Perhaps you’re a dim sum disciple of the venerable Yank Sing located in downtown San Francisco, but there’s plenty of other places in the Bay Area to snack on this delightful Chinese fare.
This silky, creamy vegetable soup gets a burst of flavor from extra lemony pesto. It’s special enough to kick off a holiday dinner, and easy enough to serve it for a cozy winter weeknight supper.
Rich and decadent doesn’t have to mean hours sweating over the stove, or a huge dent in your wallet. Make these succulent braised short ribs the centerpiece of your Christmas dinner, and you won’t be disappointed.
Why do you need another kale salad recipe? Because not only will this one blow your mind with awesomeness, but I can give you five good reasons to make it.
Even though these feel fancy and special, they are very quick to make and pop into the oven at a moment’s notice. They are great alongside just about anything: soup, salad, bubbly, or on their own.
Jack Bishop and Brigid Lancaster of the public TV series share tips for buying, seasoning and cooking a turkey (hint: bigger isn’t necessarily better, keep lots of salt around and give the bird a break before carving.) They also give advice on how to make some of their favorite side dishes.
Buttermilk Pie? What? It sounds weird, but apparently it has a cult-like following in the longhorn state. It’s essentially a simple buttermilk and brown sugar custard pie, often flavored with a bit of vanilla and sometimes citrus zest. Kim Laidlaw decided to take it upon herself to come up with the ultimate version for the holidays.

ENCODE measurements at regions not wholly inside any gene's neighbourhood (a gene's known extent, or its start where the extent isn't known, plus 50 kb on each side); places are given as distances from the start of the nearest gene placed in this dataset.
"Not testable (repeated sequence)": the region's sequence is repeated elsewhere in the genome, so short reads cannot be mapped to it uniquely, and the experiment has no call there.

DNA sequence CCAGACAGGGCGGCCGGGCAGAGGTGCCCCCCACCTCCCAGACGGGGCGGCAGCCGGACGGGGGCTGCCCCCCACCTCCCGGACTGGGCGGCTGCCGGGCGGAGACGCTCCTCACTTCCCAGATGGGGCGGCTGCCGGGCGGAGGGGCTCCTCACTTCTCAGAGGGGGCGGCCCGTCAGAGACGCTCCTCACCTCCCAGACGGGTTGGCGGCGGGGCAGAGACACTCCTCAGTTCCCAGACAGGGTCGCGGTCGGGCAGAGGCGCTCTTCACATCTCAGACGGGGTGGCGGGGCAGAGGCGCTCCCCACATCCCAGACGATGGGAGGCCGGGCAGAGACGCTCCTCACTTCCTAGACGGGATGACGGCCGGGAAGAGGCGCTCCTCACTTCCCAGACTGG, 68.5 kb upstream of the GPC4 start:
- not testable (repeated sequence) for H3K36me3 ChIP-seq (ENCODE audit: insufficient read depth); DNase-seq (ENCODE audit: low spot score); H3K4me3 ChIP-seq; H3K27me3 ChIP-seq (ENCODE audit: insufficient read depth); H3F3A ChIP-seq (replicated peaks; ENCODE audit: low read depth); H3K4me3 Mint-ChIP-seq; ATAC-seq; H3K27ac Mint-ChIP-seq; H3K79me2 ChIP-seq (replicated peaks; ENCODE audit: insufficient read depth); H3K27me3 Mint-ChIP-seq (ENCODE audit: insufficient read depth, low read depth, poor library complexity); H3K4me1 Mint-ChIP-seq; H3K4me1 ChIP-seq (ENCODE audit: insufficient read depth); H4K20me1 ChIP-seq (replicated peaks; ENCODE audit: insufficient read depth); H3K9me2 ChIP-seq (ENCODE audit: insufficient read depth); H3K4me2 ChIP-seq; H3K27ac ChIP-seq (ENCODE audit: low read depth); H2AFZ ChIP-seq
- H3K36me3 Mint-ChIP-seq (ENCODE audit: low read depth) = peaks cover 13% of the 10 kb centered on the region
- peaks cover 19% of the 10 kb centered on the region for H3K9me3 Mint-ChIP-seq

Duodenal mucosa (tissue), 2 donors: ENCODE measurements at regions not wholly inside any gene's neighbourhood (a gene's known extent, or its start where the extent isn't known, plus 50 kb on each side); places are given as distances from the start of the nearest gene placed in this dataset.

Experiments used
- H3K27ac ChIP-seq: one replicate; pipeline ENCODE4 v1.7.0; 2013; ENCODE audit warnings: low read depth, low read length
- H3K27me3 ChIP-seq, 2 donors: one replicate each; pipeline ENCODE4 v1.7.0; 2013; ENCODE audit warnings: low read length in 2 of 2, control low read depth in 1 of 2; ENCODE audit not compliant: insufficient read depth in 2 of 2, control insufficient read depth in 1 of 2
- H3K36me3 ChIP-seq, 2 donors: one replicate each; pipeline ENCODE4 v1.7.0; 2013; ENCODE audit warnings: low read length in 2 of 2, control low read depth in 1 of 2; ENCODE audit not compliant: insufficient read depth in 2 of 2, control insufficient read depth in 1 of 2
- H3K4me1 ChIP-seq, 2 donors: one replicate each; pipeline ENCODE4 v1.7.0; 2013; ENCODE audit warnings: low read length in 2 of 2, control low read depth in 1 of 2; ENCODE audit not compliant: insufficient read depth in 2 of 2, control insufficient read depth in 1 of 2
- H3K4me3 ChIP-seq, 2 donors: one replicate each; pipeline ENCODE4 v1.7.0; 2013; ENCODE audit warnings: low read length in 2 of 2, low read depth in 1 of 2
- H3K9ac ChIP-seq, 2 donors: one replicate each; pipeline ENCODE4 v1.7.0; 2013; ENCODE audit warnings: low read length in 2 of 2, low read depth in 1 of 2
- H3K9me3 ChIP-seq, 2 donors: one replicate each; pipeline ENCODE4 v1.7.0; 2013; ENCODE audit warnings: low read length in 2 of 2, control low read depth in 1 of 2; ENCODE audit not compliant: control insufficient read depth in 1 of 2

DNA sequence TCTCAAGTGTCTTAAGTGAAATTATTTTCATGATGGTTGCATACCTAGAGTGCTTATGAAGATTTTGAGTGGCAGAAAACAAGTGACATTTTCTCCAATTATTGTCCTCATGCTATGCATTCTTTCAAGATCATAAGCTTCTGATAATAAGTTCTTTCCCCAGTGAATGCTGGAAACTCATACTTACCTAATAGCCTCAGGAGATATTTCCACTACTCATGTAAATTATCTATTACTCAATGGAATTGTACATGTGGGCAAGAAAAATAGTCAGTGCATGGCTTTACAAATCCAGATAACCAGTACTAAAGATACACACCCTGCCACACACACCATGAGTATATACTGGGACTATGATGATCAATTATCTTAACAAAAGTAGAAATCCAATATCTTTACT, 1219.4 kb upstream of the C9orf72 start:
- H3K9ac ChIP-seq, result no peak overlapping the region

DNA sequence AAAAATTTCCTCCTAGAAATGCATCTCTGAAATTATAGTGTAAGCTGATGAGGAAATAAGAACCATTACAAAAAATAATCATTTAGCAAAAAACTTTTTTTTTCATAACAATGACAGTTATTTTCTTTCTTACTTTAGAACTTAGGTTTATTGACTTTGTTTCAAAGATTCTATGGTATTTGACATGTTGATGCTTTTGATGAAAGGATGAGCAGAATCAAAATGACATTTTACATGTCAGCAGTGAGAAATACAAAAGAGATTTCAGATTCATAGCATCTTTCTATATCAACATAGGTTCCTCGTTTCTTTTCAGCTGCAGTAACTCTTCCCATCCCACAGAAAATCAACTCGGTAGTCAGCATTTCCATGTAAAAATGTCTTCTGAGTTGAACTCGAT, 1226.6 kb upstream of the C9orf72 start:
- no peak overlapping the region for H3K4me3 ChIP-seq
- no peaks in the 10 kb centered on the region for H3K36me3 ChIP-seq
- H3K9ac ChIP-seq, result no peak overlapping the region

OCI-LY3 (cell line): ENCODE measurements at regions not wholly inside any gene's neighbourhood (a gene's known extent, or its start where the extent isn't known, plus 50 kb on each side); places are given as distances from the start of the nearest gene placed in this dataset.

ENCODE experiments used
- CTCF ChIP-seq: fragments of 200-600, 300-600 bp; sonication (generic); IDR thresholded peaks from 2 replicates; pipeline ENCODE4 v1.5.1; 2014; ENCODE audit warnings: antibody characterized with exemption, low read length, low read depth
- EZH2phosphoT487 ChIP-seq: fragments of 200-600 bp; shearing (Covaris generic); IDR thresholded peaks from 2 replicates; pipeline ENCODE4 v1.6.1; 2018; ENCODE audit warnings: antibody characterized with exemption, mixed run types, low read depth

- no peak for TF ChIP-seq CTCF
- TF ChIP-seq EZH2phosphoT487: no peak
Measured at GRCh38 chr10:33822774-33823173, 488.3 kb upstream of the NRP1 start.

Fight your fear of pie-ing! Stephanie Rosenbaum takes you through a photographic step-by-step to make Better than Pumpkin Pie, the Thanksgiving classic made with fresh roasted squash. Plus, learn her secret shortcut for a no-fail, splendidly flaky all-butter crust.
Thanksgiving is less than a week away. Whether you’re roasting your turkey, brining it or ditching the bird altogether, join KQED’s Forum as they share recipes and ask cooking experts for their best techniques and tricks on how to spice up entrees, side dishes and desserts for the holiday season. Also, Forum shares a few recipes for “Thanksgivukkah,” since Thanksgiving and Hanukkah overlap this year.
Here’s a basic recipe for greens that includes a lot of ideas for embellishments. You can change it each and every time depending on your tastes, what you have on hand, or how crazy you want to get.